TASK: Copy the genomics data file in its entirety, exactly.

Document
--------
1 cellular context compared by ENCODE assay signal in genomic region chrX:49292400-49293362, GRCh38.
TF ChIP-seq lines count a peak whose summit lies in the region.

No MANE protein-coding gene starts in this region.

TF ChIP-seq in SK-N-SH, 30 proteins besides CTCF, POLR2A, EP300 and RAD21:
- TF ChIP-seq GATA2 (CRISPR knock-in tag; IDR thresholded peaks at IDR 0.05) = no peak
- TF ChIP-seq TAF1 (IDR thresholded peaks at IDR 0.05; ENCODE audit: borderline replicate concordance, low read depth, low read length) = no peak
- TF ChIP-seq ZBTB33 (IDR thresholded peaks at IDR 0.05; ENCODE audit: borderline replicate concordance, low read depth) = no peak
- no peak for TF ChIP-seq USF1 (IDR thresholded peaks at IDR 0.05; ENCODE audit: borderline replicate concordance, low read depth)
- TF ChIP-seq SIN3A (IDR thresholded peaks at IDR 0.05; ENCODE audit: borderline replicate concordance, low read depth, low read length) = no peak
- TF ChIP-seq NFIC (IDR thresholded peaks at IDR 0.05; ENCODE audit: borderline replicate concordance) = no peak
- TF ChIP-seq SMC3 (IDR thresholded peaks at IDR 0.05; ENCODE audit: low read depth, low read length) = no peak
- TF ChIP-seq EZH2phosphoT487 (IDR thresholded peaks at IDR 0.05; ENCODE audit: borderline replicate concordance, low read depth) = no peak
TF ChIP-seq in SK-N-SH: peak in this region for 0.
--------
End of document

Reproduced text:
1 cellular context compared by ENCODE assay signal in genomic region chrX:49292400-49293362, GRCh38.
TF ChIP-seq lines count a peak whose summit lies in the region.

No MANE protein-coding gene starts in this region.

TF ChIP-seq in SK-N-SH, 30 proteins besides CTCF, POLR2A, EP300 and RAD21:
- TF ChIP-seq GATA2 (CRISPR knock-in tag; IDR thresholded peaks at IDR 0.05) = no peak
- TF ChIP-seq TAF1 (IDR thresholded peaks at IDR 0.05; ENCODE audit: borderline replicate concordance, low read depth, low read length) = no peak
- TF ChIP-seq ZBTB33 (IDR thresholded peaks at IDR 0.05; ENCODE audit: borderline replicate concordance, low read depth) = no peak
- no peak for TF ChIP-seq USF1 (IDR thresholded peaks at IDR 0.05; ENCODE audit: borderline replicate concordance, low read depth)
- TF ChIP-seq SIN3A (IDR thresholded peaks at IDR 0.05; ENCODE audit: borderline replicate concordance, low read depth, low read length) = no peak
- TF ChIP-seq NFIC (IDR thresholded peaks at IDR 0.05; ENCODE audit: borderline replicate concordance) = no peak
- TF ChIP-seq SMC3 (IDR thresholded peaks at IDR 0.05; ENCODE audit: low read depth, low read length) = no peak
- TF ChIP-seq EZH2phosphoT487 (IDR thresholded peaks at IDR 0.05; ENCODE audit: borderline replicate concordance, low read depth) = no peak
TF ChIP-seq in SK-N-SH: peak in this region for 0.